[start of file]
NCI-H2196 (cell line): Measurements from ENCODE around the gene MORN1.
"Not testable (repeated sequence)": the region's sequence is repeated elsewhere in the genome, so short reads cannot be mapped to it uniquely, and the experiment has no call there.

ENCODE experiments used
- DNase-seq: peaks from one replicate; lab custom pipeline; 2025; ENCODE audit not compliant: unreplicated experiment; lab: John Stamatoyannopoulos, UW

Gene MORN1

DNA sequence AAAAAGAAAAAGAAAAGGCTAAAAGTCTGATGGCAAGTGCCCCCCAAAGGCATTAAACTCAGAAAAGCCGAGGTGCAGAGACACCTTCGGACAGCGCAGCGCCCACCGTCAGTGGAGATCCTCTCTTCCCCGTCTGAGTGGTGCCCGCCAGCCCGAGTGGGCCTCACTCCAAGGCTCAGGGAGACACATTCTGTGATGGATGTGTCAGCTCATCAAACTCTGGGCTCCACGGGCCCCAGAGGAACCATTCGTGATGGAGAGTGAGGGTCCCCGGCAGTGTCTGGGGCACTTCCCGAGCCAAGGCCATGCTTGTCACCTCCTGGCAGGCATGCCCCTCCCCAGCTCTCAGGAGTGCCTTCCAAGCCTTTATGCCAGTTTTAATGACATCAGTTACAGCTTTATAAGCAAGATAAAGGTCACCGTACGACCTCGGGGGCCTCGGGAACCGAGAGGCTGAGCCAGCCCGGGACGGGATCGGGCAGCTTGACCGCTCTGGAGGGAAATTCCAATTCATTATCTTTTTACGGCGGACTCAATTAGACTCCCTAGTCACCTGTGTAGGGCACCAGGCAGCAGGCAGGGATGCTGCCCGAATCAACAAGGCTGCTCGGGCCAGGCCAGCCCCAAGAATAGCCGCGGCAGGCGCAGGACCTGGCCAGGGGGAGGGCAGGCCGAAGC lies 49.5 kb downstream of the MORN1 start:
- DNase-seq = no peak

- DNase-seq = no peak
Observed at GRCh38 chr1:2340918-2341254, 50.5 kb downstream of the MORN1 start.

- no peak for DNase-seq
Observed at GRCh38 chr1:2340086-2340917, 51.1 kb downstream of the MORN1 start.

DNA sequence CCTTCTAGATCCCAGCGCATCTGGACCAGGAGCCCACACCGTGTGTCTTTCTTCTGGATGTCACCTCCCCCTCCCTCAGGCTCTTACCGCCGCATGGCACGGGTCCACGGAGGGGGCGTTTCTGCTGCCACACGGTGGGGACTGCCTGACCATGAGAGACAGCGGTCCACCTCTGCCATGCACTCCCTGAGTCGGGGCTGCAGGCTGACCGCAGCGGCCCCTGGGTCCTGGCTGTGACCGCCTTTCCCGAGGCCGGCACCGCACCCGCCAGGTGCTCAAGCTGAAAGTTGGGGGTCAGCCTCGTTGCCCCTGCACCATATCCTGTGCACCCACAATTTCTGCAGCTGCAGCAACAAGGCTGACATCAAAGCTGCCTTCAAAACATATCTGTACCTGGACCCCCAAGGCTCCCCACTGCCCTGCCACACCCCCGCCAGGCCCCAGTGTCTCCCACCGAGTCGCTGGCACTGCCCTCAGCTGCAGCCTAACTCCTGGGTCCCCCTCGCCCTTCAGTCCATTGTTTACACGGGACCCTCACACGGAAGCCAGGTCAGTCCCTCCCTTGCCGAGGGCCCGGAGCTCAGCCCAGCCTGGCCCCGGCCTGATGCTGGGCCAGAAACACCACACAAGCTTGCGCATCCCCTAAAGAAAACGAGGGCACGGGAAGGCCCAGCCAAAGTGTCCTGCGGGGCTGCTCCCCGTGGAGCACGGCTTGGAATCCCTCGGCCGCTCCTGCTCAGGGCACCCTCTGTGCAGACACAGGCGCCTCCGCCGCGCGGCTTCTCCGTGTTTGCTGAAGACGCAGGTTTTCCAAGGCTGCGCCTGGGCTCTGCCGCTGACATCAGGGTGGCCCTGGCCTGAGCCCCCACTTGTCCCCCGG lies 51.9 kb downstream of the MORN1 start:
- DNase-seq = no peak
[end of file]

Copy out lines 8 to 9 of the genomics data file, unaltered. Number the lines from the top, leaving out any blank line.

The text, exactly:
- DNase-seq = no peak
Observed at GRCh38 chr1:2340918-2341254, 50.5 kb downstream of the MORN1 start.